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In transoral robotic surgery (TORS), the robot surgical assistant (RSA) is particularly at risk to airborne aerosols due to their role-determined position at the patient's mouth. Other than wearing adequate personal protective equipment (PPE), a physical barrier could further reduce the risk of aerosol-related transmission. Modifying the microscope drape to form a surgeon-patient barrier in TORS was explored. The aim was to place the patient within a completely sealed chamber, which can capture and contain aerosols generated during surgery, limiting aerosol dispersion in the operating room (OR) environment to a bare minimum.
All patients undergoing elective surgery are mandated to undergo a 14-day self-isolation and SARS-CoV-2 testing within 24-72 hours before surgery. All OR staff are mandated to wear appropriate PPE. The anaesthetised patient is prepared in the usual manner for TORS.
The operating microscope drape used is a transparent, rectangle poly film sheet with a 66 mm Leica microscope lens cover and three extending arms that fit over three pairs of oculars (Invisihield™ ICE5300, Medline International) [Fig. 1].
The scrub nurse slides the opening at the end of the drape from the patient's head towards the feet, enclosing the patient and the operating table within the drape. The three ocular drape arms and the lens cover are conveniently located at the patient's head. The ends of the outer two ocular arms are cut off to create a sleeve opening which allows the RSA to slot through their right and left arms, respectively, towards the working field. The ends of these two sleeves are taped securely around the RSA's arms. The drape is cut circumferentially at the level of the patient's mid-abdomen, and taped around the patient to the bed, creating a closed ‘bubble’ around the patient [Fig. 2]. The robot is docked into position, and the robotic arms with the cannulas are positioned over the patient's mouth.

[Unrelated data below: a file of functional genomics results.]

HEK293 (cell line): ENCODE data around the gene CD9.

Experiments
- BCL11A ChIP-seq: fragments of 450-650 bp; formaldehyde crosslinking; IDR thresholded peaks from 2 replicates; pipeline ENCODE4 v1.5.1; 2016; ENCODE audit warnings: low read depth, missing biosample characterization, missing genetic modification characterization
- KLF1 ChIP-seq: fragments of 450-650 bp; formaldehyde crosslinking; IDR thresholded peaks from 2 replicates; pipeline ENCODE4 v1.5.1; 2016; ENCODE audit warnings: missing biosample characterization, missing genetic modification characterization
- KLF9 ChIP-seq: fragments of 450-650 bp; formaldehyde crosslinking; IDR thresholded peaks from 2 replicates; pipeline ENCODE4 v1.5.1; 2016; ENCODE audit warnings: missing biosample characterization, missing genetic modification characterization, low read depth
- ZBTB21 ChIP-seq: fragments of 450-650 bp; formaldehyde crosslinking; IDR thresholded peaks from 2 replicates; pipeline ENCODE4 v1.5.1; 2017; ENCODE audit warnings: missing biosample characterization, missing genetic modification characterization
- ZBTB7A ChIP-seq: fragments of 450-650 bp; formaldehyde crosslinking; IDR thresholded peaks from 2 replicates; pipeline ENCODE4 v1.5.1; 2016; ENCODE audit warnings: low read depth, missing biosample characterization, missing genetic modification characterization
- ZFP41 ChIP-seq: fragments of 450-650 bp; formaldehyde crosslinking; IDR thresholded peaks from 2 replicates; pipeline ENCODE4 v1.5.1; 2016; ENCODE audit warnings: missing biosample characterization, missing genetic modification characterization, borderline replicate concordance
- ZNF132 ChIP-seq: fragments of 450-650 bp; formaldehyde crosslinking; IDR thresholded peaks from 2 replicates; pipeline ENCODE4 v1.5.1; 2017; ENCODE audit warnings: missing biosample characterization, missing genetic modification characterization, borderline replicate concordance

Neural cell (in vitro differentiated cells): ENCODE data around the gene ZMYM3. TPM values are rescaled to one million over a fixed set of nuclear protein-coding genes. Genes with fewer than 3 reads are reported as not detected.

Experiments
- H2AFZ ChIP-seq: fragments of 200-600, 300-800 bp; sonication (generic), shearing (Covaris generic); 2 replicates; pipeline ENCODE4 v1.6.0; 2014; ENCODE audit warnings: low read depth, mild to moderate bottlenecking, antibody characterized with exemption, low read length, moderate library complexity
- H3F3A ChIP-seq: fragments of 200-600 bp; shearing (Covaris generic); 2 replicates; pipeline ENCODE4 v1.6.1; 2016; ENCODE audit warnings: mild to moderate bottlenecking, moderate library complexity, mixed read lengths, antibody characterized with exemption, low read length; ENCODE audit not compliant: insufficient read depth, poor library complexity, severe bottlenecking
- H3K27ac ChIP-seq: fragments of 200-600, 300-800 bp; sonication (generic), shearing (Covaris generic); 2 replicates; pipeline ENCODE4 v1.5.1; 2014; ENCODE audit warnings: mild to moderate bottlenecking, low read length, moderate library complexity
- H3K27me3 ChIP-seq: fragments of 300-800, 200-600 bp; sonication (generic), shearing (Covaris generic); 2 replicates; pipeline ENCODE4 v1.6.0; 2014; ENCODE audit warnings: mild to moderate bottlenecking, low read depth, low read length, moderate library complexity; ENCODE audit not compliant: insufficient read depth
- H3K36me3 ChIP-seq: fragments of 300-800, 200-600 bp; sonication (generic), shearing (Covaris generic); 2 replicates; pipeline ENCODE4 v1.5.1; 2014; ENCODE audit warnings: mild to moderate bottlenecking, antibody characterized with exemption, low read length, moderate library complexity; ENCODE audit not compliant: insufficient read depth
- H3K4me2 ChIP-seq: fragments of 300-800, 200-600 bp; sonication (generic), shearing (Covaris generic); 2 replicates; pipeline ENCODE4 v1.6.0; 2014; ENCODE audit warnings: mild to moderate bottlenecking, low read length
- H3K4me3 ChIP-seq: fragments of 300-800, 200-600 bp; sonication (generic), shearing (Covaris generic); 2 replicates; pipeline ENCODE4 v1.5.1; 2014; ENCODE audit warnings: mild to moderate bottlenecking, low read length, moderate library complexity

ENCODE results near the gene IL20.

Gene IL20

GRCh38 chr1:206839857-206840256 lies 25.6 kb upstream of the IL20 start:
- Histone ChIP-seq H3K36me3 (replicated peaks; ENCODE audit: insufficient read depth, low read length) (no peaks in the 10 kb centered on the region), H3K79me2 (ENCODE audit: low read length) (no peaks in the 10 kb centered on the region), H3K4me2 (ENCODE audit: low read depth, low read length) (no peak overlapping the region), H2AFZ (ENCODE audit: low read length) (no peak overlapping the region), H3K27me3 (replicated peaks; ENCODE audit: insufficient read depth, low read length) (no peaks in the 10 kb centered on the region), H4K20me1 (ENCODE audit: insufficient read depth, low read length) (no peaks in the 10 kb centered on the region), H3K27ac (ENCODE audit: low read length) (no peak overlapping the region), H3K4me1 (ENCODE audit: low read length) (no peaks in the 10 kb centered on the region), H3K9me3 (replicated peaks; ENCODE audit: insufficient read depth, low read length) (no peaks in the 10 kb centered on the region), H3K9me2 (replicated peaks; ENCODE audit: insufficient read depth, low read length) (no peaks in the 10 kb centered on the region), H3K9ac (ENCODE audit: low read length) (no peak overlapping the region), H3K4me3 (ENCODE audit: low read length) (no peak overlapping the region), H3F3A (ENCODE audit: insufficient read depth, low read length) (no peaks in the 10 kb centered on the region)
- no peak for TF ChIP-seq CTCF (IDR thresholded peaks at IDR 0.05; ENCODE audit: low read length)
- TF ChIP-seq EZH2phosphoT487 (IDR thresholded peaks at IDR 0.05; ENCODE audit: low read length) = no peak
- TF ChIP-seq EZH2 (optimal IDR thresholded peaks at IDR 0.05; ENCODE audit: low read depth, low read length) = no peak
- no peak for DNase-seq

The positions of the robotic cannulas are marked on the drape with adequate amount of plastic around each cannula to enable free intraoperative cannula movement. The cannula is inserted through the drape after a small puncture is made at the marked positions. The drape is secured and sealed with tape around each cannula. The da Vinci 8 mm Xi cannula seal is placed in each cannula. Removal of intraoperative aerosols is aided by suction attached through the Luer lock attachment of the cannula seal with laparoscopic HEFA filters [Fig. 3]. Additional aerosol clearance is provided by an extra transnasal cannula into the oropharynx.
Surgical instruments could be passed to the RSA by the scrub nurse through the lens cover [Fig. 4]. The lens cover is circular plastic rim with circumferential slot for a transparent rigid plastic sheet, which can be slotted in and out, acting like a sliding door to the closed bubble. At the end of surgery, the robot instruments are removed, leaving behind the cannula attached to the drape. The RSA arms are released from the drapes. The drape is released from the mid-abdomen and rolled inwards towards the head carefully to reduce dispersion of any residual aerosols.
Conflict of interest
We have no conflicts of interest.
Ethics statement/confirmation of patients' permission
Da Vinci Transoral Surgery. Procedure Guide. Available at: https://oto.med.upenn.edu/wp-content/uploads/sites/25/2016/06/daVinciTORSProcedureGuide.pdf. Accessed on 11 June 2020.